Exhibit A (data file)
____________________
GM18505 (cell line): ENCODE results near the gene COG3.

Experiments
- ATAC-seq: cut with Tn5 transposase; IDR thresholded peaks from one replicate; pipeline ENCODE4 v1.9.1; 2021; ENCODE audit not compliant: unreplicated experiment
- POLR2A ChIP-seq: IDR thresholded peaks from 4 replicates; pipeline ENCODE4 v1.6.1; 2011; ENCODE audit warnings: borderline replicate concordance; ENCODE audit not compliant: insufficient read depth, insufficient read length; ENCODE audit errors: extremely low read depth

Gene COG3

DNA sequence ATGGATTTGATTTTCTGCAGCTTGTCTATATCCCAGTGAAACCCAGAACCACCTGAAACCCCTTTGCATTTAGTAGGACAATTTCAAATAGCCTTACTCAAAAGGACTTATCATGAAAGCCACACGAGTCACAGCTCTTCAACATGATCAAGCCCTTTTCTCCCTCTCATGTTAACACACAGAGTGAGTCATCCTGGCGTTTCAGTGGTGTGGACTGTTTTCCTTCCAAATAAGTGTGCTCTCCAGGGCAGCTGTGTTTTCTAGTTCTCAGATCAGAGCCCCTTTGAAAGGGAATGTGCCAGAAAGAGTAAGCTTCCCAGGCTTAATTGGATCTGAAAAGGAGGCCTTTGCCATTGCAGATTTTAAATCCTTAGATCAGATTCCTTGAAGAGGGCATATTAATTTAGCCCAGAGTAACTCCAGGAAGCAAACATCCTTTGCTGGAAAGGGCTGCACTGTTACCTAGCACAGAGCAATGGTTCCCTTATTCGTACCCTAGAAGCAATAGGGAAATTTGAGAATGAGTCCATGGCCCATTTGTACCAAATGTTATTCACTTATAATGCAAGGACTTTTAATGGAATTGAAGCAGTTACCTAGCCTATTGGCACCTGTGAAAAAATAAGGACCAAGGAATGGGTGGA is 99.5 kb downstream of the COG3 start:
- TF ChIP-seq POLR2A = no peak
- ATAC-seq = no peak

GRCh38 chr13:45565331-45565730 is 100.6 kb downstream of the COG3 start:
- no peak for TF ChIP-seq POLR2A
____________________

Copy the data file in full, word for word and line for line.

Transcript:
GM18505 (cell line): ENCODE results near the gene COG3.

Experiments
- ATAC-seq: cut with Tn5 transposase; IDR thresholded peaks from one replicate; pipeline ENCODE4 v1.9.1; 2021; ENCODE audit not compliant: unreplicated experiment
- POLR2A ChIP-seq: IDR thresholded peaks from 4 replicates; pipeline ENCODE4 v1.6.1; 2011; ENCODE audit warnings: borderline replicate concordance; ENCODE audit not compliant: insufficient read depth, insufficient read length; ENCODE audit errors: extremely low read depth

Gene COG3

DNA sequence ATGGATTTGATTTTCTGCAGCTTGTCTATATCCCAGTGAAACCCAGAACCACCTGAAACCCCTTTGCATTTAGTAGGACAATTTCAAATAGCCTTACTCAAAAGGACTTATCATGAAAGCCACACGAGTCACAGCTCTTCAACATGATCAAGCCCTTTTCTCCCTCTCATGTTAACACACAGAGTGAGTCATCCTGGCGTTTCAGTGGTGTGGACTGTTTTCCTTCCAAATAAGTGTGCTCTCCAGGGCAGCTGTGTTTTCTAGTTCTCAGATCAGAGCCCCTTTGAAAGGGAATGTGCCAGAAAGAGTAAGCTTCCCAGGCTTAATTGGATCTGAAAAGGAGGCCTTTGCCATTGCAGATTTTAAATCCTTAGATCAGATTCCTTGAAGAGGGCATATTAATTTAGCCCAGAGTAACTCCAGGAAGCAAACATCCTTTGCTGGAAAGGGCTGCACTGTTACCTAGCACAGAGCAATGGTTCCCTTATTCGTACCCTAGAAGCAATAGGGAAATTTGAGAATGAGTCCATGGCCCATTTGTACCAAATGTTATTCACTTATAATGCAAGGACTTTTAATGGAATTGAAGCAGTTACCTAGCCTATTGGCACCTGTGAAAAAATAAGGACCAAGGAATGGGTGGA is 99.5 kb downstream of the COG3 start:
- TF ChIP-seq POLR2A = no peak
- ATAC-seq = no peak

GRCh38 chr13:45565331-45565730 is 100.6 kb downstream of the COG3 start:
- no peak for TF ChIP-seq POLR2A